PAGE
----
GISRUK 2021: Online II

We had a great GISRUK conference this year. We were online again (as we were in 2020), because of Covid-19, with Scott Orford at Cardiff University hosting, we had a really smooth running online conference. There was a very strong field of submissions, with 24 short papers and 43 long papers being presented, with a significant proportion being presented by Early Career Researchers. The papers themselves and the recordings are all available on the GISRUK website. Attendance was also very good, with typically >100 people attending the keynotes and >50 people in each of the presentation sessions.

Attendance at GISRUL was very good

I coordinated the Early Career Workshop sessions before the main conference, and while I am biased, I think they went really well, and the ECRs who attended said they were really useful sessions. The main sessions were on Zoom, and we also experimented a bit with the Wonder.me platform for a quiz and networking, which worked really well.

Quiz and Social on Wonder.me

As ever with GISRUK we had an incredibly wide range of topic presented, from new spatial methods to big data, spatial inequalities and participatory GIS. Uber’s H3 hexagonal grid appeared several times, being a really useful new geography for many types of analysis. One of the big positives is the fact that indexing is a lot easier when working with this geography. It was also great to see presentations from the commercial sector, including Tomas Holderness from AddressCloud, presenting on their work with serverless infrastructure.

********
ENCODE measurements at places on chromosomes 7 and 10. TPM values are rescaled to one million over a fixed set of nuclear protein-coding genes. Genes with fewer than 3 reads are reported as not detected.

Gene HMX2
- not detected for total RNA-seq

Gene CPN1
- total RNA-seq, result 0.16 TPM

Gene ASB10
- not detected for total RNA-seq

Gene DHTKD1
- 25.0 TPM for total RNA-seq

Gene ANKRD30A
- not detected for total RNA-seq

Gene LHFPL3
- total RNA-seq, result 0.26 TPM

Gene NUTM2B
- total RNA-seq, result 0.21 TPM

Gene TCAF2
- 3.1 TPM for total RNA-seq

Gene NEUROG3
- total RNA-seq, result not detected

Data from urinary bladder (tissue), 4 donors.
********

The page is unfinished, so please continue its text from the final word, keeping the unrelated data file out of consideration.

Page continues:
GISRUK awards prizes, and this year I managed to actually see most of the winners – parallel sessions makes this a challenge, and there have been years I haven’t seen any of the winners! This years winners were.

  • Best Long Paper: 23 Naturally Urban? Tackling Inequalities in Urban Greenspace and Wellbeing, by Victoria Houlden
  • Best Short Paper: 53 Georeferencing historical telephone directories to understand innovation diffusion and social change, by Nikki Tanu, Maurizio Gibin and Paul Longley
  • Best ECR Paper: 65 Do we need legends? An eye tracking study, by Jess Hepburn, David Fairbairn, Philip James and Alistair Ford
  • Best ECR Paper: 48 Geo-information tools for stakeholder engagement in environmental decision-making: “best practice” recommendations from a UK case study, by Caitlin Hafferty, Robert Berry and Scott Orford
  • CASA Prize: in the memory of Sinesio Alves Junior Prize, 38 Profiling the Dynamic Pattern of Bike-sharing Stations: a case study of Citi Bike in New York City, by Yunzhe Liu, Meixu Chen, Daniel Arribas-Bel and Alex Singleton

The papers from GISRUK are also now available on Zonodo, a long term repository where all GISRUK papers will now be kept. The presentations were also videoed, and the recordings are now available. Next year University of Liverpool are hosting GISRUK, and hopefully we will be back to an in person conference then! Looking forward to seeing you there!

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